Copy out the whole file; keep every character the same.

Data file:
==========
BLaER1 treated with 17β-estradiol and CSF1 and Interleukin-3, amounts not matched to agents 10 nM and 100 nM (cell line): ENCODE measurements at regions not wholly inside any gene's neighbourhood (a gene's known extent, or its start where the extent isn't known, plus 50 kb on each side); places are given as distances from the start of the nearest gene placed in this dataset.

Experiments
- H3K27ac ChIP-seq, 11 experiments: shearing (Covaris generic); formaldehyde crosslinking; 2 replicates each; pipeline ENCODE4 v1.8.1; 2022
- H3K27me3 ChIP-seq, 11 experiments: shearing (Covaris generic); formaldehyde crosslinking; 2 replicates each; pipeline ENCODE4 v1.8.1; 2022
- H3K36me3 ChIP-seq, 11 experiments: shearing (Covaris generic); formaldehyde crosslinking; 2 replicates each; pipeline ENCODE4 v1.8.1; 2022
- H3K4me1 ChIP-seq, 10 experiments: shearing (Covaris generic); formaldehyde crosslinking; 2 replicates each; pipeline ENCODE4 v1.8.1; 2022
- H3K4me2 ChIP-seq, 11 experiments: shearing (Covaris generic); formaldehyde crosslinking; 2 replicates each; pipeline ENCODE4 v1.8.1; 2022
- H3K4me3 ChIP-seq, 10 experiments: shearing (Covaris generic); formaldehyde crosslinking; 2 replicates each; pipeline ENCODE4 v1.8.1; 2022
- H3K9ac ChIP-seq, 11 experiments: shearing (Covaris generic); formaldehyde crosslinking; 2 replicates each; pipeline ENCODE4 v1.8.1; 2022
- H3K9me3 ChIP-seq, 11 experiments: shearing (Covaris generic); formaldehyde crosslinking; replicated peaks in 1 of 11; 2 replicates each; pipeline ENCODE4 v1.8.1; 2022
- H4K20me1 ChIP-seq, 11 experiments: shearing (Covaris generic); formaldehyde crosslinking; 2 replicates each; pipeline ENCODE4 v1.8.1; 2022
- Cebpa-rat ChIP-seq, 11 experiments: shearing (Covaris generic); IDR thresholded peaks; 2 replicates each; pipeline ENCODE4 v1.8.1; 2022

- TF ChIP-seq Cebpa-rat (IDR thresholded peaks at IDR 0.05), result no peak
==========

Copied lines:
BLaER1 treated with 17β-estradiol and CSF1 and Interleukin-3, amounts not matched to agents 10 nM and 100 nM (cell line): ENCODE measurements at regions not wholly inside any gene's neighbourhood (a gene's known extent, or its start where the extent isn't known, plus 50 kb on each side); places are given as distances from the start of the nearest gene placed in this dataset.

Experiments
- H3K27ac ChIP-seq, 11 experiments: shearing (Covaris generic); formaldehyde crosslinking; 2 replicates each; pipeline ENCODE4 v1.8.1; 2022
- H3K27me3 ChIP-seq, 11 experiments: shearing (Covaris generic); formaldehyde crosslinking; 2 replicates each; pipeline ENCODE4 v1.8.1; 2022
- H3K36me3 ChIP-seq, 11 experiments: shearing (Covaris generic); formaldehyde crosslinking; 2 replicates each; pipeline ENCODE4 v1.8.1; 2022
- H3K4me1 ChIP-seq, 10 experiments: shearing (Covaris generic); formaldehyde crosslinking; 2 replicates each; pipeline ENCODE4 v1.8.1; 2022
- H3K4me2 ChIP-seq, 11 experiments: shearing (Covaris generic); formaldehyde crosslinking; 2 replicates each; pipeline ENCODE4 v1.8.1; 2022
- H3K4me3 ChIP-seq, 10 experiments: shearing (Covaris generic); formaldehyde crosslinking; 2 replicates each; pipeline ENCODE4 v1.8.1; 2022
- H3K9ac ChIP-seq, 11 experiments: shearing (Covaris generic); formaldehyde crosslinking; 2 replicates each; pipeline ENCODE4 v1.8.1; 2022
- H3K9me3 ChIP-seq, 11 experiments: shearing (Covaris generic); formaldehyde crosslinking; replicated peaks in 1 of 11; 2 replicates each; pipeline ENCODE4 v1.8.1; 2022
- H4K20me1 ChIP-seq, 11 experiments: shearing (Covaris generic); formaldehyde crosslinking; 2 replicates each; pipeline ENCODE4 v1.8.1; 2022
- Cebpa-rat ChIP-seq, 11 experiments: shearing (Covaris generic); IDR thresholded peaks; 2 replicates each; pipeline ENCODE4 v1.8.1; 2022

- TF ChIP-seq Cebpa-rat (IDR thresholded peaks at IDR 0.05), result no peak